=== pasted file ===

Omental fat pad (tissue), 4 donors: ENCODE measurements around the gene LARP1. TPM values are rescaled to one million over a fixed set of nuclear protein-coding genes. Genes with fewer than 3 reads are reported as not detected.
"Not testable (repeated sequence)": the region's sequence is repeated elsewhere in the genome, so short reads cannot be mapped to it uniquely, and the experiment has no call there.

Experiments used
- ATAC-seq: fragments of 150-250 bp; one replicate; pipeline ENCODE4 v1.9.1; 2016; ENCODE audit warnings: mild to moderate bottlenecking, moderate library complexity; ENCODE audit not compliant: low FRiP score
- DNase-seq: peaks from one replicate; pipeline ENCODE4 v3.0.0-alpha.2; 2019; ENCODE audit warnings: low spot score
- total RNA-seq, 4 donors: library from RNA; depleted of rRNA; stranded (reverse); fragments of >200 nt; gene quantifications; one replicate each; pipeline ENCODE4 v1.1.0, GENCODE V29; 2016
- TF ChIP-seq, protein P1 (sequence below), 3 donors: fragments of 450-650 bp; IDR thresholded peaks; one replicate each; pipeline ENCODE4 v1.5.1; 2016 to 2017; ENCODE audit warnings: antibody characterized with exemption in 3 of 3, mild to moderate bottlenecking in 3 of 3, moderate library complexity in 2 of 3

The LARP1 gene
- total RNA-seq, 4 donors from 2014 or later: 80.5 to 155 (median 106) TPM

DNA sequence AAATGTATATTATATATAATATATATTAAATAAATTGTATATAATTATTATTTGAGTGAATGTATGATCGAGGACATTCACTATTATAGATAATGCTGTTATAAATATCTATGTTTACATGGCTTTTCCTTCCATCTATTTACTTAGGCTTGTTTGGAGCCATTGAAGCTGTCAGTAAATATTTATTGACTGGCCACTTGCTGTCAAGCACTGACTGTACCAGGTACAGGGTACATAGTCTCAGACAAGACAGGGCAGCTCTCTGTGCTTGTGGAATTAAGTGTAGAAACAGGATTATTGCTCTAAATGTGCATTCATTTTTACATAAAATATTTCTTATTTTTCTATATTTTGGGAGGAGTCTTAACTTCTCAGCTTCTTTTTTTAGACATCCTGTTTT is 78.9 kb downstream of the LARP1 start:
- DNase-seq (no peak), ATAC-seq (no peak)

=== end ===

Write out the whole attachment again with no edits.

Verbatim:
Omental fat pad (tissue), 4 donors: ENCODE measurements around the gene LARP1. TPM values are rescaled to one million over a fixed set of nuclear protein-coding genes. Genes with fewer than 3 reads are reported as not detected.
"Not testable (repeated sequence)": the region's sequence is repeated elsewhere in the genome, so short reads cannot be mapped to it uniquely, and the experiment has no call there.

Experiments used
- ATAC-seq: fragments of 150-250 bp; one replicate; pipeline ENCODE4 v1.9.1; 2016; ENCODE audit warnings: mild to moderate bottlenecking, moderate library complexity; ENCODE audit not compliant: low FRiP score
- DNase-seq: peaks from one replicate; pipeline ENCODE4 v3.0.0-alpha.2; 2019; ENCODE audit warnings: low spot score
- total RNA-seq, 4 donors: library from RNA; depleted of rRNA; stranded (reverse); fragments of >200 nt; gene quantifications; one replicate each; pipeline ENCODE4 v1.1.0, GENCODE V29; 2016
- TF ChIP-seq, protein P1 (sequence below), 3 donors: fragments of 450-650 bp; IDR thresholded peaks; one replicate each; pipeline ENCODE4 v1.5.1; 2016 to 2017; ENCODE audit warnings: antibody characterized with exemption in 3 of 3, mild to moderate bottlenecking in 3 of 3, moderate library complexity in 2 of 3

The LARP1 gene
- total RNA-seq, 4 donors from 2014 or later: 80.5 to 155 (median 106) TPM

DNA sequence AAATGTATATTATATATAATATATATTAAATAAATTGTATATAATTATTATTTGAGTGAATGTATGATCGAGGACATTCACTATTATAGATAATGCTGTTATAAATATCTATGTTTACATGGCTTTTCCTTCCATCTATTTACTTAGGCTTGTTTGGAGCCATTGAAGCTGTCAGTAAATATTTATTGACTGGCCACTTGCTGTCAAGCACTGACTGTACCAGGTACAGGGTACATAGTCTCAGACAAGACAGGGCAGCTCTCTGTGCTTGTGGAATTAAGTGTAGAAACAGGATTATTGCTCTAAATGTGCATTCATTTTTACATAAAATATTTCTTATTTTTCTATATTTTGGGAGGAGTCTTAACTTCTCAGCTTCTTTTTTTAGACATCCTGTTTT is 78.9 kb downstream of the LARP1 start:
- DNase-seq (no peak), ATAC-seq (no peak)